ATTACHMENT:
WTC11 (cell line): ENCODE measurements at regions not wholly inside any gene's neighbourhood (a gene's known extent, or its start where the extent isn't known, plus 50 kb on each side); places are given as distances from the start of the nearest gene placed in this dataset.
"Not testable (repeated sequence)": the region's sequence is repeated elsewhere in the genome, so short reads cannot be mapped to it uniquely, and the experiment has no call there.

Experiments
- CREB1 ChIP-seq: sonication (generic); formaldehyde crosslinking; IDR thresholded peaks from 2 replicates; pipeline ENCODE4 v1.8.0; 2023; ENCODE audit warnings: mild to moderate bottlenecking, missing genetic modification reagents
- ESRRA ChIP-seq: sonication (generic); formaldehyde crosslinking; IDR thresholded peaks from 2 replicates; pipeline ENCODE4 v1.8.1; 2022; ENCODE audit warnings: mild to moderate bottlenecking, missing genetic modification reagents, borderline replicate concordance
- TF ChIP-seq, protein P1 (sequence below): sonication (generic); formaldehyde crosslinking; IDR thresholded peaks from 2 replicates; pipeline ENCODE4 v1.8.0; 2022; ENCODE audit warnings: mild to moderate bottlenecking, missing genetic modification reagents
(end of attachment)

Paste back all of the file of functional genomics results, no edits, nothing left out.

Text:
WTC11 (cell line): ENCODE measurements at regions not wholly inside any gene's neighbourhood (a gene's known extent, or its start where the extent isn't known, plus 50 kb on each side); places are given as distances from the start of the nearest gene placed in this dataset.
"Not testable (repeated sequence)": the region's sequence is repeated elsewhere in the genome, so short reads cannot be mapped to it uniquely, and the experiment has no call there.

Experiments
- CREB1 ChIP-seq: sonication (generic); formaldehyde crosslinking; IDR thresholded peaks from 2 replicates; pipeline ENCODE4 v1.8.0; 2023; ENCODE audit warnings: mild to moderate bottlenecking, missing genetic modification reagents
- ESRRA ChIP-seq: sonication (generic); formaldehyde crosslinking; IDR thresholded peaks from 2 replicates; pipeline ENCODE4 v1.8.1; 2022; ENCODE audit warnings: mild to moderate bottlenecking, missing genetic modification reagents, borderline replicate concordance
- TF ChIP-seq, protein P1 (sequence below): sonication (generic); formaldehyde crosslinking; IDR thresholded peaks from 2 replicates; pipeline ENCODE4 v1.8.0; 2022; ENCODE audit warnings: mild to moderate bottlenecking, missing genetic modification reagents